So for those of you fighting this same battle in the Mid-Atlantic/SE - his feet aren't horrible (I know others with way worse), but I'd love for them to be better, if possible. I'd love for him to be able to wear aluminum during the summer show season, but not sure that's in the cards. Any suggestions? As mentioned, been using Keratex regularly. Previously used Farrier's Fix on another horse (and still will paint that on my guy's soles and sometimes the walls before bathing), have used Keratex Gel, but candidly, I'm not so sure that stays on more than a day (and he's a boarding barn, so putting it on daily is a bit unrealistic). I'm wondering about something like Farrier's Finish (by Farriers Formula folks). I've also read about putting a moisturizer on the coronet band and massaging that in good to promote good blood flow to that area to promote hardier growth. Again, any tips, or just suck it up b/c this is hoof life in NC? AGH!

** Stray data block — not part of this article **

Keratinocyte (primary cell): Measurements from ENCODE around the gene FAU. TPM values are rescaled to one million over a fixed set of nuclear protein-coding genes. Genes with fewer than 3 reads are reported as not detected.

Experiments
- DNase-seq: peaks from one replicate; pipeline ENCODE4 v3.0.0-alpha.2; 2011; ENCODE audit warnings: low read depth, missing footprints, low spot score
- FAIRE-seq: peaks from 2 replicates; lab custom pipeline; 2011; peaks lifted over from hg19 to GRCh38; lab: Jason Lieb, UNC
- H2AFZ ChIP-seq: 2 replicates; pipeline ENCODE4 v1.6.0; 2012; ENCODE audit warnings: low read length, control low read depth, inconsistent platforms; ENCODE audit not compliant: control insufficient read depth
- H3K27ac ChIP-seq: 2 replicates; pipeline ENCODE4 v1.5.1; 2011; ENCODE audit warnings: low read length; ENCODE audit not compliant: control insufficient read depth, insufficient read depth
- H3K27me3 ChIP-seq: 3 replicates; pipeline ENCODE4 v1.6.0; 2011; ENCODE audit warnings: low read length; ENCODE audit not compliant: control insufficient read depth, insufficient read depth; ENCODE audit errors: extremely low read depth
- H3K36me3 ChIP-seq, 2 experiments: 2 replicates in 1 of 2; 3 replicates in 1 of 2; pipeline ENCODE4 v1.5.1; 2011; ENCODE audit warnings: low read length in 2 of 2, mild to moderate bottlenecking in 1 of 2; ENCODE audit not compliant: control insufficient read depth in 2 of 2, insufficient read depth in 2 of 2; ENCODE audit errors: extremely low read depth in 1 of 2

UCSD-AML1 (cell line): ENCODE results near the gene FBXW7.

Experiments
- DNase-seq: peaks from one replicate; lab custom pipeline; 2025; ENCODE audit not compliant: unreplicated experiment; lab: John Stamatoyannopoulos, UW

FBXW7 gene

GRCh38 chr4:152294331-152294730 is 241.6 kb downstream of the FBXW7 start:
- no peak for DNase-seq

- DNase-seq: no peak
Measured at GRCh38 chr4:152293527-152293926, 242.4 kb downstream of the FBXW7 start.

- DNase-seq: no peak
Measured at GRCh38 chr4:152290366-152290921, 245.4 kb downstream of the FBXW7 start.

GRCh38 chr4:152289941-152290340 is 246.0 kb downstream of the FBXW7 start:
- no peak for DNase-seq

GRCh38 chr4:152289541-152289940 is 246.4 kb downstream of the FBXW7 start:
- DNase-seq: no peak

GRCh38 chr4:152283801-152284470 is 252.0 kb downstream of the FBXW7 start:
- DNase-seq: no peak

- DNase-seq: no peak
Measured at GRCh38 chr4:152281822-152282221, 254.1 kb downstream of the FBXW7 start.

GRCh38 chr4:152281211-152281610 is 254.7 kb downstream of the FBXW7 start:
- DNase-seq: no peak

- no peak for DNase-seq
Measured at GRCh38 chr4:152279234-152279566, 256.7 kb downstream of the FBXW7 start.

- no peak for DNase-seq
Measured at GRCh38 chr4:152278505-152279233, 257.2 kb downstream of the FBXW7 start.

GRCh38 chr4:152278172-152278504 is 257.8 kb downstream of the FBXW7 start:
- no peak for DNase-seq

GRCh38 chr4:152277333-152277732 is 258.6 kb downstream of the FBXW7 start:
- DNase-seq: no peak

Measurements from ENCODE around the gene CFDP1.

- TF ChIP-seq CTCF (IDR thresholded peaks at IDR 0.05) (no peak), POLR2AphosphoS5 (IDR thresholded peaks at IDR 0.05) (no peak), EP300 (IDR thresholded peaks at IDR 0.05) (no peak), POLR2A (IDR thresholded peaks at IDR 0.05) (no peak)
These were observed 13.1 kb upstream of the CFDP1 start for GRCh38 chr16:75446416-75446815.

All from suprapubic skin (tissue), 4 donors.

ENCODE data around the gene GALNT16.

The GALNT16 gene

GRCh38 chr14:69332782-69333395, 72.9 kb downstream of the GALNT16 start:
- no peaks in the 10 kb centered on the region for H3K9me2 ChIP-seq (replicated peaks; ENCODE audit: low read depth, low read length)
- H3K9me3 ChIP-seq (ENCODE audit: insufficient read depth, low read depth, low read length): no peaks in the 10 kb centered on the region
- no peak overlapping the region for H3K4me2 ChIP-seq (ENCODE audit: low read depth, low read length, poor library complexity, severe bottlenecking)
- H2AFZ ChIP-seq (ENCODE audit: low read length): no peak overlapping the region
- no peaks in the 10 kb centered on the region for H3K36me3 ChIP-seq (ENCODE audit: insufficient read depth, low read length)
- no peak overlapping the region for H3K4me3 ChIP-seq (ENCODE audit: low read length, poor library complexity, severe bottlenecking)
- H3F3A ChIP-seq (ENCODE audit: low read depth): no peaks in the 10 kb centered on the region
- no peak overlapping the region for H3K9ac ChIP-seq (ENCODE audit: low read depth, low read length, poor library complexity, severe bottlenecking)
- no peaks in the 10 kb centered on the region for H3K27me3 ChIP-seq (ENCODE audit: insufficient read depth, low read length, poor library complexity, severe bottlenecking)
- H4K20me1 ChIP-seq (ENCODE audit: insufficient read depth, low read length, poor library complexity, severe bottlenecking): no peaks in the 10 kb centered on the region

Thanks!!


  • #2
    Personally, I would stop the hoof oil ASAP. While you may be repelling water, more often then not, it softens the wall, which is BAD. Keratex or a sealant are better options.

    Healthy hooves definitely start from the inside out. Mediocre hay he won't eat and pasture may not be cutting it-- he might be getting lots of sugar in the grass and not enough quality protein overall. Can you supplement his hay with something better? I really saw hooves change for the better when I switched to a ration balancer (+ hay pellets + fat supplement if necessary) many years ago-- that might not be an option given your boarding situation, though. Personally, I've never seen hoof supplements do much of anything except help horses grow cruddy foot faster. Most of the time, the dietary deficiencies are well beyond the scope of what they offer.

    The quality of the farrier work also plays a huge part. A lot of farriers, even "highly recommended" ones used by pros and vets, just don't shoe well. They let the hoof get too contracted or unbalanced, then you are fighting a losing battle with the pathologies that develop. Just food for thought... I know you say your guy is competent, but when anyone is claiming stuff like poor feet are just how the horse is "made," I really wonder.